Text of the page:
Before I had children (and even during Katy’s first few months), I used to judge and criticize mother’s of uncontrolled children. I categorized them all in one group: irresponsible. Now, I found myself joining the clan that I had so harshly labeled. It never occurred to me that some of these might be mothers of children with unique needs. I never imagined that the simplest chores could be so draining and exhausting. I never noticed that each one of them had an individual story to tell.

If you were to talk to me a year ago, my story would have been entirely different. You would have heard me beaming with pride as I spoke of the recent first steps. If asked about my concerns, I would have told you that I worried about Katy’s weak sense of balance, lack of social skills and poor language comprehension. If pushed a little further, I would have told you how I secretly worried about how my two year old daughter didn’t even respond to her own name. She was finally walking, but there was so much ground to cover. Katy didn’t care to explore and very few things sparked her interest. Even when they did, her focus was so short that she would quickly abandon her task.

Well, here we are, one year later and a dozen light years ahead. Physically, Katy has conquered so much. She can spin, climb, twist, poke, pinch, throw and much more. Cognitively, she is also flourishing, especially these last few months. She not only responds when called, but is able to follow complicated instructions, understand abstract concepts, figure things out, and find creative ways to solve problems. She loves to sing and enjoys “reading” books. She is beginning to express herself in sign language and little sounds.

Katy is moving forward, and I need to lead the way. I once encouraged her to poke, prod and explore everything around her. We have reached our goal, now its time for me to set parameters and establish discipline. Even Katy is crying out for it. I can tell that it frightens her when she is out of control, but doesn’t know how to stop. I can teach her.

We’re leaving the baby days behind and walking through the door to childhood. Pampering and giving in to Katy’s every wish is yesterday’s way. Its time to set up order, discipline, instruction and guidance. There is no more room for excuses, and that feels good.

Friday, January 16, 2009

Whats your worst fear?


Dont worry, 80% of all of your fears will never come to pass. Unless you happen to be me.

I remember being in the fourth grade, trying to fit into the "cool" crowd. I had recently moved from Mexico to Seattle and hardly spoke English. But, kids are pretty creative, and can communicate in a wide variety of ways.

So, back to the cool crowd-two boys were at the lead of this prestigious group. They were Zack and Dave. Dave was my ten year old crush. He had blond hair, blue eyes and was so "tall." Zach was the "fat" kid in the class with a crude sense of humor. He took pride in being obscene (you know, typical "mooning" and such), but also had a flair for all things gory. One morning I arrived early to class only to find Dave and Zach chuckling with anticipation.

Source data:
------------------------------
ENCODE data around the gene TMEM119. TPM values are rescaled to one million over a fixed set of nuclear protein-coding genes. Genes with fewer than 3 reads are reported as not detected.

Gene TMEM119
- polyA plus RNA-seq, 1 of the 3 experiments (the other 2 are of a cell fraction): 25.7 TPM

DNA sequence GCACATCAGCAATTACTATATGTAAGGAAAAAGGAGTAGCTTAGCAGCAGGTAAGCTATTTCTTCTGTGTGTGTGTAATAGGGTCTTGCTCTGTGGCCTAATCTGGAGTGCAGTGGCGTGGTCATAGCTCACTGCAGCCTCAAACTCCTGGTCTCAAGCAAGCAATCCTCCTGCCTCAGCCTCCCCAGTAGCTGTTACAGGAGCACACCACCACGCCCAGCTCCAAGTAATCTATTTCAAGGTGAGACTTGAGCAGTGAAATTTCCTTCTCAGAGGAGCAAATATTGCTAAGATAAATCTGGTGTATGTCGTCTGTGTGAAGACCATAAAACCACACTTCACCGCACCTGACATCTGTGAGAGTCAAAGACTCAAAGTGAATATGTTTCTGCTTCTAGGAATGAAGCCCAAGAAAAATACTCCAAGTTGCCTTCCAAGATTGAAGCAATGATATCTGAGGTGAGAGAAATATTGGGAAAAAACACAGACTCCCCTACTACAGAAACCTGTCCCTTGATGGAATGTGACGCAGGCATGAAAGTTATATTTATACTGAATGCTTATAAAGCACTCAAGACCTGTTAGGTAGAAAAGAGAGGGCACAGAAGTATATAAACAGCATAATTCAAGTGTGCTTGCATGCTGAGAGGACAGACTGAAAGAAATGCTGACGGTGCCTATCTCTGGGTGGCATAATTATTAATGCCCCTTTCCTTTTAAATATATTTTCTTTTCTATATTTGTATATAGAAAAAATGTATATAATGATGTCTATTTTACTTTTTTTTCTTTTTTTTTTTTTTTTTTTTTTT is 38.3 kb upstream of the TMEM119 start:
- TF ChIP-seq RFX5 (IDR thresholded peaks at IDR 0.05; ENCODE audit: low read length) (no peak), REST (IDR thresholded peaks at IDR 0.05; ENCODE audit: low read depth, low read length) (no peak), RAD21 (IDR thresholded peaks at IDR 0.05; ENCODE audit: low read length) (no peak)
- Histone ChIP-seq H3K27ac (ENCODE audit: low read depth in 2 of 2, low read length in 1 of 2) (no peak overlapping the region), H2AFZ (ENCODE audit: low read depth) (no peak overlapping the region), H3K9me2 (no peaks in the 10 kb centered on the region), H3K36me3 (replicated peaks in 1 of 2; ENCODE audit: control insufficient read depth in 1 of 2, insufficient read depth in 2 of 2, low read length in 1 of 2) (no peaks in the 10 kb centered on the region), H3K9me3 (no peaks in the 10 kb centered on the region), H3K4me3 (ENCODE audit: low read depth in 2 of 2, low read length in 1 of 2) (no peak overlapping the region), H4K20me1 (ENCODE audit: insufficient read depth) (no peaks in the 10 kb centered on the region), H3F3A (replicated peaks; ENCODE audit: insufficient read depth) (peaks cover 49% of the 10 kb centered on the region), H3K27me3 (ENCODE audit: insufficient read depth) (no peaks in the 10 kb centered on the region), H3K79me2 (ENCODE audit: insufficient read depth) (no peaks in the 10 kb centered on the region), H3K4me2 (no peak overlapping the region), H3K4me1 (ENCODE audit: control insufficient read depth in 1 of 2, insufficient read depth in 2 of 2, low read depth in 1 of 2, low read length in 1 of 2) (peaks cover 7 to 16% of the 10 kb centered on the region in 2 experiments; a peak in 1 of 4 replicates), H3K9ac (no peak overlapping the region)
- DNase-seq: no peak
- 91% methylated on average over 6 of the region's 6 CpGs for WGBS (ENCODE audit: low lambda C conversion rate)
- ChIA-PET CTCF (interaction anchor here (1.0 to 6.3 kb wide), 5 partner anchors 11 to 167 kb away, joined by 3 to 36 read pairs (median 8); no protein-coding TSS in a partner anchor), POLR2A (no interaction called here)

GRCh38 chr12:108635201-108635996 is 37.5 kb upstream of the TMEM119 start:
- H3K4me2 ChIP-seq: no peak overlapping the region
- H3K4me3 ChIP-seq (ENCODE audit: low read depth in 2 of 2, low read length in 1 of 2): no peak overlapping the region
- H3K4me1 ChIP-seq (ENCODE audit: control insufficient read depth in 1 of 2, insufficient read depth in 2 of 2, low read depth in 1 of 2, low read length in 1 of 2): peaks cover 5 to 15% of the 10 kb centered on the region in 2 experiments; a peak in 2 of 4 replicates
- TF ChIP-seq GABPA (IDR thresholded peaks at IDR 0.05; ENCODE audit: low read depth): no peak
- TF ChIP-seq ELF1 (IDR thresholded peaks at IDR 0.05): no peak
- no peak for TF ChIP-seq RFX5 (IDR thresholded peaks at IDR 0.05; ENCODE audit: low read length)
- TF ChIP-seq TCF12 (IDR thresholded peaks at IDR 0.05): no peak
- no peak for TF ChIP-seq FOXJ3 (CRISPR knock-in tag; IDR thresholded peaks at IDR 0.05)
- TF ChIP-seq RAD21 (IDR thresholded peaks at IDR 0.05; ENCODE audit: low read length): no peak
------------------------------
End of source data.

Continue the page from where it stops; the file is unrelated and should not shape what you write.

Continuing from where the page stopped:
"What?!" I asked, knowing something was about to happen-
probably to me

"Oh. Nothing. Nothing at all," said Dave, propping his legs on his desk in all his coolness.


I sat down, thinking about how HOT David dressed. The way he rolled up his jeans at the cuff was just so awesome. Remember the "doughnut" look?
Oh, he rocked it. I always played it cool around him, though. I was the type of girl who played bully with her crushes. SURELY, David had no idea that the prank caller he kept hanging up on was actually me.

Getting ready to put my books inside my desk, I was greeted by a bloody hand. I think Zach shrieked louder than me. He gave Dave a high five and they laughed wildly at the success of their practical prank. The hand was obviously fake and it did nothing to scare me- but I pretended it did. It made me feel special that Dave would think of me when coming up with this elaborate scheme.

Day in and day out, Zack tried to find ways to freak me out. I guess he thought it was funny to scare "the little Mexican" who had a hard time with words. Nonetheless, I liked the attention. There was one thing that always creeped me out, though. Very often, Zack would take a piece of paper and pretend to get a paper cut in his eye. I knew it wasn't real, but I always freaked imagining such a thing.

Of course, that would never happen.

Or would it?

Fast forward fourteen years. I was married and Isaac and I were going to spend our anniversary on the San Antonio river walk. We got to the hotel, grabbed a couple of brochures, got some directions and suddenly-

Towering nearly one foot over me with a sheet of paper in hand, Isaac turned around and sliced right into my eye. Fourth grade suddenly flashed before me. Could this really be happening? I didn't know what to feel first- pain or terror.

I had just had a paper cut in my eye!


With my one working eye, I could see everyone around me freeze to a halt. The bell boy stared at me in disbelief, the attendant at the desk reached out to see if I was OK, some nearby guests approached me in slow and steady steps. Isaac stood still- Like a statue.